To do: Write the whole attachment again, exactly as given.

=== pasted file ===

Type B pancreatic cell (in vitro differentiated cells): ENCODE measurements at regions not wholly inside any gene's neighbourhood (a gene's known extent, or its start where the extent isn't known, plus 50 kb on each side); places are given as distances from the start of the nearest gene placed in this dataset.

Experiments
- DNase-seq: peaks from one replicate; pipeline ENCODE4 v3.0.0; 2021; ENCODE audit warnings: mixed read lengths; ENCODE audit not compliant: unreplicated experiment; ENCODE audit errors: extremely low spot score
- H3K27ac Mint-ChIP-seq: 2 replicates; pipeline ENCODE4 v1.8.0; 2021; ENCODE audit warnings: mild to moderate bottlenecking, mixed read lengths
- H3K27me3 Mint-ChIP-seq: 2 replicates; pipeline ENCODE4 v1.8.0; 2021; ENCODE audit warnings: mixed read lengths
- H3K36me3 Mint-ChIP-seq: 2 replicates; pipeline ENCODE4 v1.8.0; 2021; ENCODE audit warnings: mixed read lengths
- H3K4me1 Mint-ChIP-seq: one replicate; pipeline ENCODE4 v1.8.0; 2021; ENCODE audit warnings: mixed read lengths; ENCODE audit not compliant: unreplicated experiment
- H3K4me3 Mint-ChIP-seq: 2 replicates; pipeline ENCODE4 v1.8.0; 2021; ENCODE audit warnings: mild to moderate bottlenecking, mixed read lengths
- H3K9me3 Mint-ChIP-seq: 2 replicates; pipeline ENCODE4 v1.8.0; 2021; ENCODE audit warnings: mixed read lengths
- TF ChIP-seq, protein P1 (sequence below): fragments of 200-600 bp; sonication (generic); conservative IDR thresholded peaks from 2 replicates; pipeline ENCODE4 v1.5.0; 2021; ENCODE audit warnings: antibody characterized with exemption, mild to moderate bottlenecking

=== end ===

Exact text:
Type B pancreatic cell (in vitro differentiated cells): ENCODE measurements at regions not wholly inside any gene's neighbourhood (a gene's known extent, or its start where the extent isn't known, plus 50 kb on each side); places are given as distances from the start of the nearest gene placed in this dataset.

Experiments
- DNase-seq: peaks from one replicate; pipeline ENCODE4 v3.0.0; 2021; ENCODE audit warnings: mixed read lengths; ENCODE audit not compliant: unreplicated experiment; ENCODE audit errors: extremely low spot score
- H3K27ac Mint-ChIP-seq: 2 replicates; pipeline ENCODE4 v1.8.0; 2021; ENCODE audit warnings: mild to moderate bottlenecking, mixed read lengths
- H3K27me3 Mint-ChIP-seq: 2 replicates; pipeline ENCODE4 v1.8.0; 2021; ENCODE audit warnings: mixed read lengths
- H3K36me3 Mint-ChIP-seq: 2 replicates; pipeline ENCODE4 v1.8.0; 2021; ENCODE audit warnings: mixed read lengths
- H3K4me1 Mint-ChIP-seq: one replicate; pipeline ENCODE4 v1.8.0; 2021; ENCODE audit warnings: mixed read lengths; ENCODE audit not compliant: unreplicated experiment
- H3K4me3 Mint-ChIP-seq: 2 replicates; pipeline ENCODE4 v1.8.0; 2021; ENCODE audit warnings: mild to moderate bottlenecking, mixed read lengths
- H3K9me3 Mint-ChIP-seq: 2 replicates; pipeline ENCODE4 v1.8.0; 2021; ENCODE audit warnings: mixed read lengths
- TF ChIP-seq, protein P1 (sequence below): fragments of 200-600 bp; sonication (generic); conservative IDR thresholded peaks from 2 replicates; pipeline ENCODE4 v1.5.0; 2021; ENCODE audit warnings: antibody characterized with exemption, mild to moderate bottlenecking